Sources of funding: Canadian Institutes of Health Research and Ontario Ministry of Health Emergency Health Services Committee.

For correspondence: Dr. I. Stiell, University of Ottawa, Ottawa, Ontario, Canada. E-mail

Table. Canadian CT Head Rule (CCHR) vs New Orleans Criteria (NOC) for predicting outcomes in minor head injury*

GCS score (n) Outcomes Clinical prediction guide Sensitivity (95% CI)† Specificity (CI)† +LR
13 to 15 (2707) Need for neurosurgical intervention CCHR 100% (91 to 100) 66% (64 to 67) 2.9
Clinically important brain injury CCHR 100 (98 to 100) 41 (39 to 43) 1.7
15 (1822) Need for neurosurgical intervention CCHR 100% (63 to 100) 76% (74 to 78) 4.2
NOC 100% (63 to 100) 12% (11 to 14) 1.1
Clinically important brain injury CCHR 100% (96 to 100) 51% (48 to 53) 2.0
NOC 100% (96 to 100) 13% (11 to 14) 1.1

*Diagnostic terms defined in Glossary; LRs calculated from data in article.
†CIs provided by author.


Minor head injury is a common and challenging problem faced by physicans in EDs. CT scan ordering practices for such patients vary widely.

In this prospective comparison of the NOC and CCHR, which were developed and validated independently, Stiell and colleagues evaluated the ability of these 2 rules to accurately predict clinically important neurologic sequelae and need for neurosurgical intervention. They followed the same rigorous methodological approach that they used to compare 2 previous decision rules for management of cervical spine injury (1).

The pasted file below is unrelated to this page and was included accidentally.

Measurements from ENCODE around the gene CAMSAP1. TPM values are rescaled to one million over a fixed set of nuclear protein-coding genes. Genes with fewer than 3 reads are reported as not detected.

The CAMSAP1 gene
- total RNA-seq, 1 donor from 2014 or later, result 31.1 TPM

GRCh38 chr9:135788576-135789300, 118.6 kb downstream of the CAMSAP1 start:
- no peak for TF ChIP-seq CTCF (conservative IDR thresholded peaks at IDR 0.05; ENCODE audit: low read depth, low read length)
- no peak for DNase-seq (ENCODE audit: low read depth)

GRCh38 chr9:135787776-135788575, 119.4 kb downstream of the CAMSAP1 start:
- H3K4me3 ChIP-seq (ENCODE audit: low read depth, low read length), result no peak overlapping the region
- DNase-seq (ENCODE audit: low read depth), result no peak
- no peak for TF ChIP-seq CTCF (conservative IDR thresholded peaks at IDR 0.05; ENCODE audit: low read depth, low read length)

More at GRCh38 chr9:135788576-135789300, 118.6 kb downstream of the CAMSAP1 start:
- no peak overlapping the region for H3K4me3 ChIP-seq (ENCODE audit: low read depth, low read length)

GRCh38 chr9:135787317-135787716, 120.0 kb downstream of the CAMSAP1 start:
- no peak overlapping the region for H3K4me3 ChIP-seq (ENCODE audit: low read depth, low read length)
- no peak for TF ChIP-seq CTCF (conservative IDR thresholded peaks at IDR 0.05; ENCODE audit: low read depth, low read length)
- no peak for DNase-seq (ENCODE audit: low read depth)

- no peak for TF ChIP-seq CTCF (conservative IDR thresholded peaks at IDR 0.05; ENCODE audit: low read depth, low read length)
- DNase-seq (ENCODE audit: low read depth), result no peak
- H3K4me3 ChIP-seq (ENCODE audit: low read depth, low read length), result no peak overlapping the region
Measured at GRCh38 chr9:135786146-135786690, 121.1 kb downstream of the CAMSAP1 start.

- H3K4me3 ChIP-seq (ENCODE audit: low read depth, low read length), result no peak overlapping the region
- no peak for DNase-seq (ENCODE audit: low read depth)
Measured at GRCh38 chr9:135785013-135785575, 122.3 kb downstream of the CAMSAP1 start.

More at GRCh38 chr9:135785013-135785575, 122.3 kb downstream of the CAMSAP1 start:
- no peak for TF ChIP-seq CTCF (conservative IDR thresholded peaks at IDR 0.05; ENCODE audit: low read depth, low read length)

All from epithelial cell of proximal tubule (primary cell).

In this study, Stiell and colleagues found that both clinical decision rules for minor closed head injury were 100% sensitive. However, the CCHR was more specific than the NOC (76% vs 12% for need for neurosurgical intervention, and 51% vs 13% for clinically important brain injury). The higher specificity of the CCHR will, all else being equal, result in less CT ordering if the rule is applied to the same head injury population. In the analysis, 80.2% of patients had a CT scan and 19.8% were evaluated using proxy outcome measurement tools. Applying the CCHR rule would theoretically decrease CT scan ordering to 62.4% and probably consume fewer health care resources.

Using the CCHR decision rule may reduce prognostic uncertainty. However, in this study, physicians were uncomfortable applying the CCHR in 9.5% of cases and the NOC in 11.7% of cases, even after receiving an educational session about the rules. Thus, the consequences of applying these decision rules based on this carefully conducted and important study may also be influenced by clinician thresholds, prevailing ED practices, and propensity to litigate in different health care systems.

Ismael Qushmaq, MD
King Faisal Specialist Hospital & Research Centre
Jeddah, Saudi Arabia

Deborah J. Cook, MD
McMaster University
Hamilton, Ontario, Canada


1. Stiell IG, Clement C, McKnight RD, et al. The Canadian C-spine Rule vs the NEXUS low-risk criteria in patients with trauma. N Engl J Med. 2003;349:2510-8. [PubMed ID: 14695411]